Playful pups conceived via in vitro fertilization for the first time

Embryo success could pave way to save endangered species and rid dogs of heritable diseases


DOGGONE CUTE  These puppies are part of the first litter of dogs (five beagles and two beagle‒cocker spaniel mixes) conceived by in vitro fertilization.

Mike Carroll/Cornell University College of Veterinary Medicine

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Test tube puppies have arrived.

For the first time, a dog has given birth to a litter of puppies conceived by in vitro fertilization, scientists report December 9 in PLOS ONE.

The success could make it easier for wildlife conservationists to help such endangered species as the African painted dog or the Ethiopian wolf, says study coauthor Alexander Travis, a reproductive biologist at Cornell University. IVF could also help scientists one day rid dogs of heritable diseases, such as urinary stones in dalmatians: After creating an embryo in a dish, scientists could use gene editing to fix troublesome mutations.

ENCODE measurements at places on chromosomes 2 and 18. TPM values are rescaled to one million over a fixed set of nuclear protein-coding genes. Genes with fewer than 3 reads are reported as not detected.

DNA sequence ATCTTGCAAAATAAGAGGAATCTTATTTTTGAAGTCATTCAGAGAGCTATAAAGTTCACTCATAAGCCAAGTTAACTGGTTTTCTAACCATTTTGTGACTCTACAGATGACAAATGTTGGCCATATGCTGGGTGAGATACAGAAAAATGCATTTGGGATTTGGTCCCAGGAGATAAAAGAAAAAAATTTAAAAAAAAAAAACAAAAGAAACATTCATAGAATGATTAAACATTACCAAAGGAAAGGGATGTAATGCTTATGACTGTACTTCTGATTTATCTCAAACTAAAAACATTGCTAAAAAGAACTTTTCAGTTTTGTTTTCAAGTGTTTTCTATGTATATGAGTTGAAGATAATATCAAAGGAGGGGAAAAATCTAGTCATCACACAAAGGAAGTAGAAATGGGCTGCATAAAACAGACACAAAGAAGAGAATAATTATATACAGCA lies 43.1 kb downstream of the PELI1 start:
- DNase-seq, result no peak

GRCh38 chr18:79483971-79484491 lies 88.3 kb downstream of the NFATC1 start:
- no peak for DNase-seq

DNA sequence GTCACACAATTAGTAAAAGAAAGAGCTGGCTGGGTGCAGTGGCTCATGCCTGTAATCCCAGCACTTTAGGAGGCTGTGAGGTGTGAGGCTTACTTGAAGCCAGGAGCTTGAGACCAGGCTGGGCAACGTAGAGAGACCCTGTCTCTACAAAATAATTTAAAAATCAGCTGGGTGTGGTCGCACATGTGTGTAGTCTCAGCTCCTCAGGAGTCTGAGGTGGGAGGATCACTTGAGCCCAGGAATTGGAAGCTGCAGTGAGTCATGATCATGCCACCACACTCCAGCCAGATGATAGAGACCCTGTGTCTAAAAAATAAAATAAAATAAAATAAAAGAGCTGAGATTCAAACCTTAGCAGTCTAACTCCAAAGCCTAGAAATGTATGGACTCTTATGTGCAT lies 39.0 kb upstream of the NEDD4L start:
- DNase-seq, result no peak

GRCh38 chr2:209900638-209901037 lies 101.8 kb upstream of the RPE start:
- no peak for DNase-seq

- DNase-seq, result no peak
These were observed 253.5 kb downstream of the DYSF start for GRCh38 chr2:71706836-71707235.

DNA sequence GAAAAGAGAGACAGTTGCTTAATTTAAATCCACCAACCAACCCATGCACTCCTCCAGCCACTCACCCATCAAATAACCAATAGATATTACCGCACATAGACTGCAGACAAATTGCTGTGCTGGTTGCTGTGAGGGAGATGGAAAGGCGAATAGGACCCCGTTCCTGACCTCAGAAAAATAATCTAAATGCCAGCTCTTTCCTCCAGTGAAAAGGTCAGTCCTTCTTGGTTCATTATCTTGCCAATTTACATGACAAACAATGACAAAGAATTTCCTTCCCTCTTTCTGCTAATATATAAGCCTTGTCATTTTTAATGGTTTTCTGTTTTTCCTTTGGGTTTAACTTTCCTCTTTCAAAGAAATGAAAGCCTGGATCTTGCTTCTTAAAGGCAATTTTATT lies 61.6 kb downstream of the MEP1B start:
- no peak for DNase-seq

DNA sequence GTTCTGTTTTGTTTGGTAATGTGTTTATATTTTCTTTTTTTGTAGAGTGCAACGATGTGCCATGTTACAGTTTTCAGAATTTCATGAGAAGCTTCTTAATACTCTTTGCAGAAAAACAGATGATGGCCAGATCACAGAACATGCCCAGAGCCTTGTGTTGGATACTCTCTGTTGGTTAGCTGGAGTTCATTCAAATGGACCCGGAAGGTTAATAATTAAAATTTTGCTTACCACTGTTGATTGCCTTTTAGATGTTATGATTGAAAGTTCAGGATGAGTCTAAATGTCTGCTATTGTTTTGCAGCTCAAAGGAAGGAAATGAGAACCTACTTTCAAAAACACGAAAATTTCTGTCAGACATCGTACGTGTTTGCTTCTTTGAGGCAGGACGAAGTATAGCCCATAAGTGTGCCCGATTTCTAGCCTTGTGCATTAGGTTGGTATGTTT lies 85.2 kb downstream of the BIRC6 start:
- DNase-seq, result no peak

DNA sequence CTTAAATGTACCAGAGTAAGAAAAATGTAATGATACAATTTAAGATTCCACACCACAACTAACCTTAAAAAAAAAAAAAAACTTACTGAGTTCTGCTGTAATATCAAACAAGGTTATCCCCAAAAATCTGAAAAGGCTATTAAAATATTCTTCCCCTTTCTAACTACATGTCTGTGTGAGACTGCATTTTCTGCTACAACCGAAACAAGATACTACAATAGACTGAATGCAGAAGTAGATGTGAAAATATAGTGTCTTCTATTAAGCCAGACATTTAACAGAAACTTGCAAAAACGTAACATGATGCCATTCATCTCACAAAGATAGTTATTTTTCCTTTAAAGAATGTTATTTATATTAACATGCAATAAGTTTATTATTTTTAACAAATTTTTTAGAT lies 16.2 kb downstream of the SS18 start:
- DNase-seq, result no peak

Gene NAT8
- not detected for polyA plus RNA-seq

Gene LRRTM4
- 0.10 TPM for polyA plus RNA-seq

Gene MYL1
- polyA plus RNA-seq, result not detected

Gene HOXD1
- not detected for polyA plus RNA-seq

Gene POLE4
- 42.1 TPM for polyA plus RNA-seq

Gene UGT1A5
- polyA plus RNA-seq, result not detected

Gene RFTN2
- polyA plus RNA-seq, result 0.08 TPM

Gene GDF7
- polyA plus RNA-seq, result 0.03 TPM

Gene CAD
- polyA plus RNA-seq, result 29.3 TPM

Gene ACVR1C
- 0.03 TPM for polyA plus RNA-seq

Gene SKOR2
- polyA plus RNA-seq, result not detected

IVF has long been used in humans, mice and other mammals. But doing it in dogs has stumped scientists for decades. Typically, scientists harvest eggs and sperm to create embryos in the lab, and then transfer them into a female. But conditions have to be just right for fertilization to occur.

Compared with humans, dogs’ eggs have to rest longer in the fallopian tubes before harvest, Travis and colleagues found. And for dog sperm to mature properly, it needs access to magnesium. By tweaking the typical technique, the team successfully created puppy embryos and transferred 19 into a beagle mother. She delivered seven live puppies.

Now 5 months old, the puppies are healthy and developing just like puppies conceived the old-fashioned way. “They are playful and energetic and get into everything,” says Travis, who adopted two. 

PUPPY LOVE  Scientists have finally figured out how to perform in vitro fertilization in dogs: Tweaks to the technique led to the conception and birth of these seven playful puppies.

Cornell University College of Veterinary Medicine

Meghan Rosen is a staff writer who reports on the life sciences for Science News. She earned a Ph.D. in biochemistry and molecular biology with an emphasis in biotechnology from the University of California, Davis, and later graduated from the science communication program at UC Santa Cruz.

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